In 2021 I managed to get the car stuck in a ditch on a large log that was hidden under some brush. Fortunately, the skid plate took the brunt of the impact from one of the big branch stubs on the log. It would have likely smacked into my oil pan and left me stranded in the forest.

Obviously, this dented the skid plate pretty seriously. But with a rubber mallet and some determination, I got it shaped back to the right form and remounted properly.

lifted subaru forester with primitive racing skid plate offroad

Oil Changes With A Skid Plate

I couldn’t be happier that I opted for the no hole option. In my opinion, there’s no reason to purchase the oil change holes. I know it may seem inconvenient at first, but it only takes five minutes to remove the plate when performing oil changes.

It’s also a good idea to remove the plate often to check for leaks regardless. I found a leaky oil cooler gasket that I wouldn’t have caught had I not inspected the engine during an oil change. 

Here’s what I look at when I have the skid plate off for an oil change:

  • Check below the oil pump and pan for leaks
  • Inspect the inner tie rod ends (ask me how I know this is vital)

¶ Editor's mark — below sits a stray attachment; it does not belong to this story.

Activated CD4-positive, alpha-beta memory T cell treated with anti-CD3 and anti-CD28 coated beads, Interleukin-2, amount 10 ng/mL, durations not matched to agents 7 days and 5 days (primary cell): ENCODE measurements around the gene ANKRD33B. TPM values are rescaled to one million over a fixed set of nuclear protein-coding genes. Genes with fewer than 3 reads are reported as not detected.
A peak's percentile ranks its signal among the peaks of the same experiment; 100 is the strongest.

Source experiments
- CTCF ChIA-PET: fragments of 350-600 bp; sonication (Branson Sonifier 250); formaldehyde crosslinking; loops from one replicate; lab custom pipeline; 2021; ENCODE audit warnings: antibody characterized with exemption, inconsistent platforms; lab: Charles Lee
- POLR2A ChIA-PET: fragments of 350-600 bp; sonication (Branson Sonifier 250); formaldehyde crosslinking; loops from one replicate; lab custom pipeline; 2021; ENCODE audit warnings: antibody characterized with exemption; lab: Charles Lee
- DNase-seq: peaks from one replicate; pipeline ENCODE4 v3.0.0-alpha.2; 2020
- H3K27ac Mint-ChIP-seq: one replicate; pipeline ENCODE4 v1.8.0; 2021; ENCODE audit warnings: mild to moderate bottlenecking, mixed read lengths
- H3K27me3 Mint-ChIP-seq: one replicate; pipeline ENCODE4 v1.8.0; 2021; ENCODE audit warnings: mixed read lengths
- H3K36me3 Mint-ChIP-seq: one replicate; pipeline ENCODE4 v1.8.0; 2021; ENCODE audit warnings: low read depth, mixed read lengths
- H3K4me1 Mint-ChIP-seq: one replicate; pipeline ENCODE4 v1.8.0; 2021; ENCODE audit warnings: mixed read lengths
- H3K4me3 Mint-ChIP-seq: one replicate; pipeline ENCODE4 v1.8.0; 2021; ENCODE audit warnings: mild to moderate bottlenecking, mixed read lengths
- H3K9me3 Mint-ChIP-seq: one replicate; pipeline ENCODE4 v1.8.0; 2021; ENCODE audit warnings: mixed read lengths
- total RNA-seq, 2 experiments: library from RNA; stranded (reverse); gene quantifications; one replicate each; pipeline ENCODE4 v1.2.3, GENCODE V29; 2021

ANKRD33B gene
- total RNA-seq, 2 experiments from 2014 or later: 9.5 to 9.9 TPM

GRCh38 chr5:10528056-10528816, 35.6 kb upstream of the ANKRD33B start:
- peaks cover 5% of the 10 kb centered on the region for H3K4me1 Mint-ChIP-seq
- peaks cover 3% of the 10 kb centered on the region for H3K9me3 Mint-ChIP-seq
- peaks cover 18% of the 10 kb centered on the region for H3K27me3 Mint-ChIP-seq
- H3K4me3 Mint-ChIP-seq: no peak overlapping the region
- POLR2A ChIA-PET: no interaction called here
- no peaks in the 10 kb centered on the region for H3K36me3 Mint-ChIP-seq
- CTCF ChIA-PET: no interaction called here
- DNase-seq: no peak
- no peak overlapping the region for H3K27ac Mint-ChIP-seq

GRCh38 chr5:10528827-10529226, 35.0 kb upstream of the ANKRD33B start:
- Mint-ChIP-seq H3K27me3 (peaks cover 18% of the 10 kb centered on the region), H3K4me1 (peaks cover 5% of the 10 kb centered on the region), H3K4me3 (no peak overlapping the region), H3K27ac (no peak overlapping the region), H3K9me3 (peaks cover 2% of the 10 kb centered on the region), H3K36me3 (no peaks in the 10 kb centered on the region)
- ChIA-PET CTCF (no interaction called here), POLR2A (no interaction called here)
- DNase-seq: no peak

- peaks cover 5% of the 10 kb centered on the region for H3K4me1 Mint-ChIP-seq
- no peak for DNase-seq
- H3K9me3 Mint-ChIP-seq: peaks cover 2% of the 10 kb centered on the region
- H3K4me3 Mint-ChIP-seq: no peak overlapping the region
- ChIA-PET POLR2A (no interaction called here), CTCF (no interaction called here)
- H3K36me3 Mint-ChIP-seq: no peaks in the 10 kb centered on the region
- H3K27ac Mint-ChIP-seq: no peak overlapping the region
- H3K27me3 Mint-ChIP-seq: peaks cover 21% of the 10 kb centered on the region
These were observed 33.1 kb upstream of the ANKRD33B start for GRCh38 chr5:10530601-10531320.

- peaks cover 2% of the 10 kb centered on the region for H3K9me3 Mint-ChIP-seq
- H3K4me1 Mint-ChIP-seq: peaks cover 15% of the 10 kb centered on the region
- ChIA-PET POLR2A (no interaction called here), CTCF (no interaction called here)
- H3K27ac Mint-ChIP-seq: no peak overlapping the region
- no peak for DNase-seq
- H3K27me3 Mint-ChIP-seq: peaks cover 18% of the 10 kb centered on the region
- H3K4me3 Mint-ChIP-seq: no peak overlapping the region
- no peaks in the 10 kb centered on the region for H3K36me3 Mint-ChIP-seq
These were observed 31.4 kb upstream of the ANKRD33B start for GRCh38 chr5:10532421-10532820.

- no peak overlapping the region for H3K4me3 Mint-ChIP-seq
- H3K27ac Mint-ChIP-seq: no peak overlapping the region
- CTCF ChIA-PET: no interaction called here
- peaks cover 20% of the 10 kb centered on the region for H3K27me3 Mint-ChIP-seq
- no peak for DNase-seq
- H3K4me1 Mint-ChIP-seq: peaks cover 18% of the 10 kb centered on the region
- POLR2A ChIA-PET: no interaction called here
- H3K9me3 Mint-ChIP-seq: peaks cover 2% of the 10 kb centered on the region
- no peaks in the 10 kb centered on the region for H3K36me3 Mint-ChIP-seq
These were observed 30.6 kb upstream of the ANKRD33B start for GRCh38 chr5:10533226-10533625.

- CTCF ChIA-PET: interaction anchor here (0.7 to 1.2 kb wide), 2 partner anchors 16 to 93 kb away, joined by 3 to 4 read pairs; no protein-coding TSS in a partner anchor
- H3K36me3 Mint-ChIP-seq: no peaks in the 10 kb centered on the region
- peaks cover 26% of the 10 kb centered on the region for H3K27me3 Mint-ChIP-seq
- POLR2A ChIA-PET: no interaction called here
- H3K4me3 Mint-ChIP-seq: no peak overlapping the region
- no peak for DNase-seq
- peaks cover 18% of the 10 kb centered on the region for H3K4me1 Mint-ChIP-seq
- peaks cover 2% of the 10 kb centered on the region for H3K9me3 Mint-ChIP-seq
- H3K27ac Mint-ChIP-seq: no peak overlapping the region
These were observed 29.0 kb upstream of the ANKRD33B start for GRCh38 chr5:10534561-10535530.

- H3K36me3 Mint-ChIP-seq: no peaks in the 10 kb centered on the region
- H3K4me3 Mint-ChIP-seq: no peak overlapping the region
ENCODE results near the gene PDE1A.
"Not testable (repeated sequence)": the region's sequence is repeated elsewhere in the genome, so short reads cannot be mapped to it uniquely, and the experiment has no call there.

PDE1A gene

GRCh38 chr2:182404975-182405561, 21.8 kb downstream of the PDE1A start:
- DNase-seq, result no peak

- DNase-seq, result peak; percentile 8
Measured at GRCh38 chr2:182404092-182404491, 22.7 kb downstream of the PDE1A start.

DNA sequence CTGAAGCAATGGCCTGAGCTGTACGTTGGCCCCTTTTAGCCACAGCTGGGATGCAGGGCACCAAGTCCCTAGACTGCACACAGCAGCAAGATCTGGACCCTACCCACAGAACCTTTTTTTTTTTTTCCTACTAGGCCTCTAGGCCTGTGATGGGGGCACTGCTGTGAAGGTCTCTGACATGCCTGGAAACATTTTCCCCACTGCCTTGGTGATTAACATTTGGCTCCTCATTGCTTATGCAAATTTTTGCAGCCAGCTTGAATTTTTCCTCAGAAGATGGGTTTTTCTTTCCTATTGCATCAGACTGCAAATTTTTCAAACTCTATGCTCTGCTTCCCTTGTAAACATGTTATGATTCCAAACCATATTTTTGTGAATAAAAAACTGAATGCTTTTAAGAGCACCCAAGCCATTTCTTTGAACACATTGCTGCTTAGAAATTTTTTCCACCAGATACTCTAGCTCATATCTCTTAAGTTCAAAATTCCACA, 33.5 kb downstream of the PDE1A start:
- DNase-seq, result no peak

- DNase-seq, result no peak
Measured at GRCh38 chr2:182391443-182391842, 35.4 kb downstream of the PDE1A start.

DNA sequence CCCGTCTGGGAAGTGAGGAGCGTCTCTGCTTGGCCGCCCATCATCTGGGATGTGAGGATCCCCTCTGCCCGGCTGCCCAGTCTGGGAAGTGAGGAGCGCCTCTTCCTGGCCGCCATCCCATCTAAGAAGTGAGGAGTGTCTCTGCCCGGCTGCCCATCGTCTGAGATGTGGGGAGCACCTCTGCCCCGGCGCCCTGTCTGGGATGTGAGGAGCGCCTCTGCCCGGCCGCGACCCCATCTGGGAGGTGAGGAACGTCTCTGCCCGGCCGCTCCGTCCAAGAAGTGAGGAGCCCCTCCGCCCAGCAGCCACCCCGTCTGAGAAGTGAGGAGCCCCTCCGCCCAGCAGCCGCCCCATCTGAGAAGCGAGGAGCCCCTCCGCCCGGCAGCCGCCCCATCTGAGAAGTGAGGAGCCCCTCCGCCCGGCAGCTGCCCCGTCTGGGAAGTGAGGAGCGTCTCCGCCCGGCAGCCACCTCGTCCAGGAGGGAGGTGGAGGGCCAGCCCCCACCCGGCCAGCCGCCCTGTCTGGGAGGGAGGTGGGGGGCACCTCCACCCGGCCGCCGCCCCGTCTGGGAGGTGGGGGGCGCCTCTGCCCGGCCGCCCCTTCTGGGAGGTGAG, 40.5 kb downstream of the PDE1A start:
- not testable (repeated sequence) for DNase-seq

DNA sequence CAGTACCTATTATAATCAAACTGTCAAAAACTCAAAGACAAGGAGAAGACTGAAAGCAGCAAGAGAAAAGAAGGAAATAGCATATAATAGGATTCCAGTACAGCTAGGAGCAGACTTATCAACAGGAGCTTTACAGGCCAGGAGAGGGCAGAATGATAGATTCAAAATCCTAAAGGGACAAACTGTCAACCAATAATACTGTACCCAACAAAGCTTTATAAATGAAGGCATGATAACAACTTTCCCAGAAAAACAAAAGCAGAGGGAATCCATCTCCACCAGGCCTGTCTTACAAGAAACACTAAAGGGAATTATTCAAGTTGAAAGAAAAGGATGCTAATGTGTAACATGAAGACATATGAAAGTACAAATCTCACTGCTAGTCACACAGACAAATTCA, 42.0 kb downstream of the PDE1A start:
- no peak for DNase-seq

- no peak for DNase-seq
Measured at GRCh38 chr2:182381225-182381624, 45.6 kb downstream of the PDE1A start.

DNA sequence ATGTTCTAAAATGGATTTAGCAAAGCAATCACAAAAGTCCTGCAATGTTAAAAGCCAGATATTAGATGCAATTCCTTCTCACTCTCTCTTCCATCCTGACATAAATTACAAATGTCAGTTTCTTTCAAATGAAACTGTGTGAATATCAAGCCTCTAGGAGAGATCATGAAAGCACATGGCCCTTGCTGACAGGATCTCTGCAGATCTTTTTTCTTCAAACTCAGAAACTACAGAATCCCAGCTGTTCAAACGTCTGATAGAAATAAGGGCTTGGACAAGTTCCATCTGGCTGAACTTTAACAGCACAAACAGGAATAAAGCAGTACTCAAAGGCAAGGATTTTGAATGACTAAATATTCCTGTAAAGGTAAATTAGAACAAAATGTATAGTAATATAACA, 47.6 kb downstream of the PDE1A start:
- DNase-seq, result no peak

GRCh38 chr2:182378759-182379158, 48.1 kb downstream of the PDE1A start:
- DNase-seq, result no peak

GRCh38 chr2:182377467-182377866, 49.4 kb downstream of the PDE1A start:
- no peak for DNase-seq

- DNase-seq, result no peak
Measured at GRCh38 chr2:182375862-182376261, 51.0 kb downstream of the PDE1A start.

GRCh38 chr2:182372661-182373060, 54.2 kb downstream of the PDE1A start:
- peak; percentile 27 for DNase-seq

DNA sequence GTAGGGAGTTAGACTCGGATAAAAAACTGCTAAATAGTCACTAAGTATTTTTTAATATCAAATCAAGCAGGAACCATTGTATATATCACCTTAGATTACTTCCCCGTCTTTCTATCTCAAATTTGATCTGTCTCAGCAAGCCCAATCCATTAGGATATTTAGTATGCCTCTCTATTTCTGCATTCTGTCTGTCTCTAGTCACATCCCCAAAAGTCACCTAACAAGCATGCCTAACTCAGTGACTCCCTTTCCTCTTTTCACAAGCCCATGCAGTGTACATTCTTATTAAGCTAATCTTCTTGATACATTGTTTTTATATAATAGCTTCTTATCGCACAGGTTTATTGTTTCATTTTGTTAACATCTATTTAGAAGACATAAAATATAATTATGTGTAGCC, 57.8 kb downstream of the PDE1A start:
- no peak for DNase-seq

• Inspect the area below where the engine and transmission meet (common area for rear main seal or oil separator plate leak)
  • Check exhaust manifold gaskets for soot indicating a leak
  • Clean out any mud or debris from the skid plate and up in the undercarriage
I may recommend oil drain holes for people who daily drive their Subaru and put a lot of miles on the car. I know some folks who put 1-2k miles on their car monthly. Pulling the skid plate off every 60 days might be frustrating. But don’t neglect removal of the skid plate at least every 3 months to inspect your engine for leaks.

Features That Make The Primitive Skid Plate A Winner

The Primitive Racing skid plates are very straightforward and rally-tested. They’re super easy to install due to the integrated spacers that are welded into the plate. This makes for quick change outs when performing maintenance on the car.

I also really like the low profile vents that allow for mud, moisture, and heat to escape from above the skid plate. This skid plate does not cause any overheating problems. I’ve never had my engine get hot with the skid plate installed despite using heavy throttle.

Primitive also designs their plates with bends in the right spots to avoid hang ups in reverse.

subaru skid plate vents
primitive skid plate spacer up close

Pricing: The Best Bang For The Buck